WINNIPEG -- What started as a pandemic pastime, poking fun at some of the frustrating customers that service workers have to deal with, has brought a Winnipeg man worldwide attention and more than a million followers on TikTok.

Just over a year ago, at the start of the COVID-19 pandemic, Tope Babalola reluctantly downloaded the social media app TikTok as a way to keep himself occupied.

Now, 1.1 million followers and nearly 38 million likes later, Babalola said he is honoured – but still trying to wrap his head around it all.

"I guess when I first started, I wasn't expecting anyone to watch it," Babalola told CTV News.

"It is still hard for me to process, like there are people all over the world that are watching (the videos)."

The videos – which feature Babalola acting out interactions between customers and employees – give a comedic and relatable take on the struggles those who have worked in the customer service industry know all too well.

'For every 10 good customers, there was always at least one frustrating one. So there is a lot of just experiences that came with that," Babalola said, adding he got his first job at a grocery store at 16 years old.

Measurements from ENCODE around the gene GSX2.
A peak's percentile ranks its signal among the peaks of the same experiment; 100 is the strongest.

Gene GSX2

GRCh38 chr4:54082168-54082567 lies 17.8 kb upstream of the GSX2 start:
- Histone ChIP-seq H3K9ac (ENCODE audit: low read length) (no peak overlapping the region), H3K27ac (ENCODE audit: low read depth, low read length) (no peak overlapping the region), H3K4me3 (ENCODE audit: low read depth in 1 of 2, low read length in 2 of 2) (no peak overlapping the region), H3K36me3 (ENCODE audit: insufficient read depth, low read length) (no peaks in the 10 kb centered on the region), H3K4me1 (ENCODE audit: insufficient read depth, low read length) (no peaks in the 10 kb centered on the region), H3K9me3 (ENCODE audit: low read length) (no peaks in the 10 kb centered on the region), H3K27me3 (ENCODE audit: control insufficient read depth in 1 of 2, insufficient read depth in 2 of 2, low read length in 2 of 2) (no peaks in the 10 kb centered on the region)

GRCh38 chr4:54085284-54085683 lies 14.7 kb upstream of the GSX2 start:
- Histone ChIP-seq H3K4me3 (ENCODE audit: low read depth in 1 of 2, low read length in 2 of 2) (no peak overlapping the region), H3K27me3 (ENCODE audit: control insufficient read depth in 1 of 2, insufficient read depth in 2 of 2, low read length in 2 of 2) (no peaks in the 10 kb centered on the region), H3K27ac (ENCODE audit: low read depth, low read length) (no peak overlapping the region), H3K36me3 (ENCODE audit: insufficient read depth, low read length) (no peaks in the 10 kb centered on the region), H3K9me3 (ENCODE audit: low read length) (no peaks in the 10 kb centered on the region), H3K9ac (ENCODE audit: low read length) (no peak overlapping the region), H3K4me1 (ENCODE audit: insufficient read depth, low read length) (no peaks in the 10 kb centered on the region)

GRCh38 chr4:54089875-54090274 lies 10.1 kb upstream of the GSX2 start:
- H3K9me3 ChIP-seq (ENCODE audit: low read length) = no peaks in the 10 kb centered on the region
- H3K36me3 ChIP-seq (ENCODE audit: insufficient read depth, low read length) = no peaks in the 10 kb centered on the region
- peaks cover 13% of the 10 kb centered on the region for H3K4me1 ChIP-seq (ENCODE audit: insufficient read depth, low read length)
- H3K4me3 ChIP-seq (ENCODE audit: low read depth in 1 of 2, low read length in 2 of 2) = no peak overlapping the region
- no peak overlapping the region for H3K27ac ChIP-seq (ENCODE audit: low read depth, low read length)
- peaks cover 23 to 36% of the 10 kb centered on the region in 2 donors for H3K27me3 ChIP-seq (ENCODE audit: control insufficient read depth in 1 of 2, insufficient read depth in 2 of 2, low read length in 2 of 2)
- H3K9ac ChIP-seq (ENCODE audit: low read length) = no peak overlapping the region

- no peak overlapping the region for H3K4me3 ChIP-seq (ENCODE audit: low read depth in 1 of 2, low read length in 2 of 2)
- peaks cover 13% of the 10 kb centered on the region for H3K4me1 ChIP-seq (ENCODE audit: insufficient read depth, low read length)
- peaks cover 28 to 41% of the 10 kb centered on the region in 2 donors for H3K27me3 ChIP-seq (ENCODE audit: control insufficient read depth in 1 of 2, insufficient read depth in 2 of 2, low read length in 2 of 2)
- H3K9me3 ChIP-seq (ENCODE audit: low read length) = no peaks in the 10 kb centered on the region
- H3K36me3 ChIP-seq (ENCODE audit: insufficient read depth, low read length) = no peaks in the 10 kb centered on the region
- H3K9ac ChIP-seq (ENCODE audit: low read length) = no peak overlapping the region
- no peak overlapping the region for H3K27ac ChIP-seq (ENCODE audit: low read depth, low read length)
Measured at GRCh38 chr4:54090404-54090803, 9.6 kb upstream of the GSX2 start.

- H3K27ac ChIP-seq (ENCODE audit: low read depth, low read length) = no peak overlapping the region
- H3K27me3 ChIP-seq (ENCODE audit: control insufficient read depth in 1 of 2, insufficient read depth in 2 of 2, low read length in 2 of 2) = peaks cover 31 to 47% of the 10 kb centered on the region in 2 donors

"I just thought it might be funny to kind of call back an experience of mine that actually happened while I was working at a grocery store – I guess a lot of people related to it."

Babalola said his TikTok videos really took off in February when he was featured among 18 BIPOC TikTok creators in Elle Magazine. He said he only realized he had been included in the list after one of his TikTok followers tagged him in the post.

Babalola has now created more than 80 skits on TikTok, and he said some of his videos take on some more serious issues.

"I have been the victim of a racist rant at work, and this is when I was in high school," he said.

"I think it is kind of important to bring up those topics because, like, I was just a kid when that happened to me."

He said he hopes some people may be able to take away more than just a laugh from his videos.

"A lot of customers do have this sense of entitlement that, because someone is working for them or is serving them, that they can treat them however they want, but that is not the case. You still should be treating everyone with respect," he said.

"If anything, I would hope that my videos kind of teach the people how not to be."

Babalola said he has some fresh ideas and plans to keep on releasing TikTok videos, though he one day hopes to work on some longer projects. He is currently going to film school for screenwriting and producing.

-with files from CTV National's Jill Macyshon